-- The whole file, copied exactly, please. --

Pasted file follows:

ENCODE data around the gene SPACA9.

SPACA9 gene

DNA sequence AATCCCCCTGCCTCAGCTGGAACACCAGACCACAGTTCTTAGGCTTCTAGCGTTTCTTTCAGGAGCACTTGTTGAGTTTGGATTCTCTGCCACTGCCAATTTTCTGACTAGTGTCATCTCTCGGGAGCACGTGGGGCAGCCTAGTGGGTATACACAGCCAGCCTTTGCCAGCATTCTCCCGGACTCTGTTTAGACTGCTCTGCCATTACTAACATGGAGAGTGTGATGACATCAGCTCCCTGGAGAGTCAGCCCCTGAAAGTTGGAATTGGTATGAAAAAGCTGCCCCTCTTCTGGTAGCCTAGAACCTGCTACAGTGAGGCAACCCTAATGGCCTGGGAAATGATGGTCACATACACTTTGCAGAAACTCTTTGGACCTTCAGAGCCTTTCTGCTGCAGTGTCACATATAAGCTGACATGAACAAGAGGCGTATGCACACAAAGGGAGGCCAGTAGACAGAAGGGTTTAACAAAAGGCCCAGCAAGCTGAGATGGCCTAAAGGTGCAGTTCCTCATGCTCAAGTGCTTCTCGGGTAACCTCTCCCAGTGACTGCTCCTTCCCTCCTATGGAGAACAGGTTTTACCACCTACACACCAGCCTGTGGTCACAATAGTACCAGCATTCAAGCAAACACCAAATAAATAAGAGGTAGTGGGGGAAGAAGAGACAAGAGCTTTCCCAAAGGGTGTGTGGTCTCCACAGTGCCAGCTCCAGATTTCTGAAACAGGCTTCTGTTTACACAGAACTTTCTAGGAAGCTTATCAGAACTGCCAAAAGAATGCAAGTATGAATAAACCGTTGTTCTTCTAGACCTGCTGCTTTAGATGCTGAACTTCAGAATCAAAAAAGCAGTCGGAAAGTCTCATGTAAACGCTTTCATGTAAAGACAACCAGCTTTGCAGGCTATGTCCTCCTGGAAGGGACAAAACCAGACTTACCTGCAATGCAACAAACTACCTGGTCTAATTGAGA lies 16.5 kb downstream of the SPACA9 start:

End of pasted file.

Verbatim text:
ENCODE data around the gene SPACA9.

SPACA9 gene

DNA sequence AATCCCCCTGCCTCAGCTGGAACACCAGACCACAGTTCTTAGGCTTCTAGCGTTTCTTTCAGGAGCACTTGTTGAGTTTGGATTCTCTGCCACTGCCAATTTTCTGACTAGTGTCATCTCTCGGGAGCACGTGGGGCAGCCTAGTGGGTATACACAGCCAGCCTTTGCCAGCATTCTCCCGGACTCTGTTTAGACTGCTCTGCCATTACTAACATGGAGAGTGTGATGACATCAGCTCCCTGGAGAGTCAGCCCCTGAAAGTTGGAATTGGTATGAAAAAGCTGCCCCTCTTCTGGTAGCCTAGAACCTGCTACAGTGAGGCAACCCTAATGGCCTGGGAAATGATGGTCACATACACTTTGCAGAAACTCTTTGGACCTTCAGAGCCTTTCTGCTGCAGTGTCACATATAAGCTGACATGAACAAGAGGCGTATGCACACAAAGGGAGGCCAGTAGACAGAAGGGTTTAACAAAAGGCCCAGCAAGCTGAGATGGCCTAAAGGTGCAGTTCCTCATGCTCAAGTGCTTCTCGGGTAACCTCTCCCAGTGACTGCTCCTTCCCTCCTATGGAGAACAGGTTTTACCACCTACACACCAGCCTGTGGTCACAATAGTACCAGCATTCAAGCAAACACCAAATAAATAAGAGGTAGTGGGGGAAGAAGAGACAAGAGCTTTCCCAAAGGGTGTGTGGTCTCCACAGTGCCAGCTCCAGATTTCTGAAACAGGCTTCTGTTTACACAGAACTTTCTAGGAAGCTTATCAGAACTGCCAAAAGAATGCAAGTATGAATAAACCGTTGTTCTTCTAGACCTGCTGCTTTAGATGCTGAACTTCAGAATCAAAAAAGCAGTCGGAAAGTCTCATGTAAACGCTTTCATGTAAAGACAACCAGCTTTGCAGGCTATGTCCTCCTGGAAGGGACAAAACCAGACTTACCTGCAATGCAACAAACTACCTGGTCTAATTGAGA lies 16.5 kb downstream of the SPACA9 start: